The predominantly white faces that provided the backdrop for Tiger Woods’ dramatic and implausible victory Sunday at the Masters represented this country’s penchant for selective forgiveness. The 43-year-old icon was exuberantly celebrated for authoring an against-all-odds rise back to the top of his sport after his life and career were a shambles following a stay in rehab for depression and four back surgeries.

Woods’ many extramarital dalliances, addiction to pain killers and DUI in Florida in May 2017 when a toxicology report revealed traces of five different drugs in his system including Hydrocodone, an opioid pain medication, and the anxiety drug Xanax, were relatable to countless people that have shown empathy and admiration toward Woods as he undergoes a rebirth as a man and athlete.

No such sentiments have been extended to Colin Kaepernick.

The 31-year-old former San Francisco 49ers quarterback has been a model citizen in the classic sense of the definition. But in the eyes of much of white America, he is a threat to their cultural norms for daring to exercise his First Amendment right to silently protest, which Kaepernick did by kneeling on the sideline during the ceremonial presentation of “The Star-Spangled Banner” before the start of his NFL games.

For that he has been effectively blackballed by NFL owners and vilified by Donald Trump. The hypocrisy is palpable. Many of the anti-abortion Trump base have castigated Kaepernick for advocating for social justice, most notably the shooting and killing of unarmed Black man by law enforcement personnel. Trump said earlier this week that he will present Woods with the Presidential Medal of Freedom, the nation’s highest civilian honor.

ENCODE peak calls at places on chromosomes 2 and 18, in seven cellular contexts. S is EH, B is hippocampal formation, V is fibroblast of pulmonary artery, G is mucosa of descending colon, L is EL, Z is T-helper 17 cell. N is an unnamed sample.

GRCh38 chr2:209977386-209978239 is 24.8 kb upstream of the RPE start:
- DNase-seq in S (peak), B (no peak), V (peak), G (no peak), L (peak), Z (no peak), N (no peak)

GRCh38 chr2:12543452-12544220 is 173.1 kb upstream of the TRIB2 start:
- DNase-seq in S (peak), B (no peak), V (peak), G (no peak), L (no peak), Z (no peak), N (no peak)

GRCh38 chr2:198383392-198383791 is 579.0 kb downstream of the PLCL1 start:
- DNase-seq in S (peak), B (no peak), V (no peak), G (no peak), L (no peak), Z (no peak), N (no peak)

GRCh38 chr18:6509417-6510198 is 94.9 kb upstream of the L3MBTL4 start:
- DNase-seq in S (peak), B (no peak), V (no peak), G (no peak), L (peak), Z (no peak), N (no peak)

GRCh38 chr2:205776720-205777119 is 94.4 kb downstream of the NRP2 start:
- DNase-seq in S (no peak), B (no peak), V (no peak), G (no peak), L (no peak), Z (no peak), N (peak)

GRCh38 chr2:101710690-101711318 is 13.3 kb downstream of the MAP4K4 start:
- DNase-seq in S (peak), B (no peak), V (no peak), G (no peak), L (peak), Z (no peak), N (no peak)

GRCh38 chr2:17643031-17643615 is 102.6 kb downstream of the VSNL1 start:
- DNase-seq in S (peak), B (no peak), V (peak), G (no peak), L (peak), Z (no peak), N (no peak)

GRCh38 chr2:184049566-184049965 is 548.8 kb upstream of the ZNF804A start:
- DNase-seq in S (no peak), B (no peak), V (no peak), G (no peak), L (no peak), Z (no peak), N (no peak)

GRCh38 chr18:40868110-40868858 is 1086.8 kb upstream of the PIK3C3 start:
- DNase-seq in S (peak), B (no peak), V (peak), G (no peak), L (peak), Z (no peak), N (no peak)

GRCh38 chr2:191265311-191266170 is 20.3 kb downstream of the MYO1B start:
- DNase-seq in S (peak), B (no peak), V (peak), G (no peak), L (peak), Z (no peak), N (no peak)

The message from the group of Kaepernick detractors that cheer and praise Woods is unambiguous: putting others’ lives in jeopardy by driving under the influence and being less than an exemplary husband and father is far less abhorrent than trying to save the lives of Black boys and men.

Woods and Kaepernick are both bi-racial athletes but are viewed through distinctly different prisms by those that fear and are fiercely resisting social, cultural and political change in America.

Woods, who once appeared on “The Mike Douglas Show” with entertainment legends Bob Hope and Jimmy Stewart as a two-year-old golfing prodigy with his father, the late Earl Woods, foreshadowing the greatness that was to come, has crafted a race neutral persona. In contrast, Kaepernick has embraced his Blackness and the power to effect change.

The younger Woods, whose mother Kultida is from Thailand, is acutely aware of the overt racism experienced by his father, an African-American who was raised in the Jim Crow era. The elder Woods, a catcher for the Kansas State baseball team in the early 1950s, was prohibited from playing a game at a college in Mississippi due to the color of his skin.

Furthermore, Tiger and Earl, a lieutenant colonel in the U.S. Army Special Forces, were sometimes shunned at golf courses in Southern California, where Tiger was born and raised, when Tiger was a young boy in more subtle acts of racism.

Woods has chosen to be politically correct in his commentary of Trump. Kaepernick has been unfiltered in his criticism of the justice system. Tiger is lauded while Kaepernick is maligned. It is a tale of a duplicitous America.